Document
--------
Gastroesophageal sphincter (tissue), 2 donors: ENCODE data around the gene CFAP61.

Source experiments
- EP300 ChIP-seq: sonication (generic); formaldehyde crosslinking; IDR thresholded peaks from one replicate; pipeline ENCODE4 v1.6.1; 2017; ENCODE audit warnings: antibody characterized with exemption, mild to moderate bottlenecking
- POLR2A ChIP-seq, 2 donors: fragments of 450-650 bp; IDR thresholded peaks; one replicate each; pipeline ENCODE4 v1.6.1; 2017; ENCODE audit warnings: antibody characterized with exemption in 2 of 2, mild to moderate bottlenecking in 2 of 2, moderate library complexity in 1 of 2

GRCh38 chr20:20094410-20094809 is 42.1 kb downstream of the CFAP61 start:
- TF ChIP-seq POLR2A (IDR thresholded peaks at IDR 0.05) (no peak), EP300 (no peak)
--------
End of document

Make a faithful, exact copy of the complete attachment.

Gastroesophageal sphincter (tissue), 2 donors: ENCODE data around the gene CFAP61.

Source experiments
- EP300 ChIP-seq: sonication (generic); formaldehyde crosslinking; IDR thresholded peaks from one replicate; pipeline ENCODE4 v1.6.1; 2017; ENCODE audit warnings: antibody characterized with exemption, mild to moderate bottlenecking
- POLR2A ChIP-seq, 2 donors: fragments of 450-650 bp; IDR thresholded peaks; one replicate each; pipeline ENCODE4 v1.6.1; 2017; ENCODE audit warnings: antibody characterized with exemption in 2 of 2, mild to moderate bottlenecking in 2 of 2, moderate library complexity in 1 of 2

GRCh38 chr20:20094410-20094809 is 42.1 kb downstream of the CFAP61 start:
- TF ChIP-seq POLR2A (IDR thresholded peaks at IDR 0.05) (no peak), EP300 (no peak)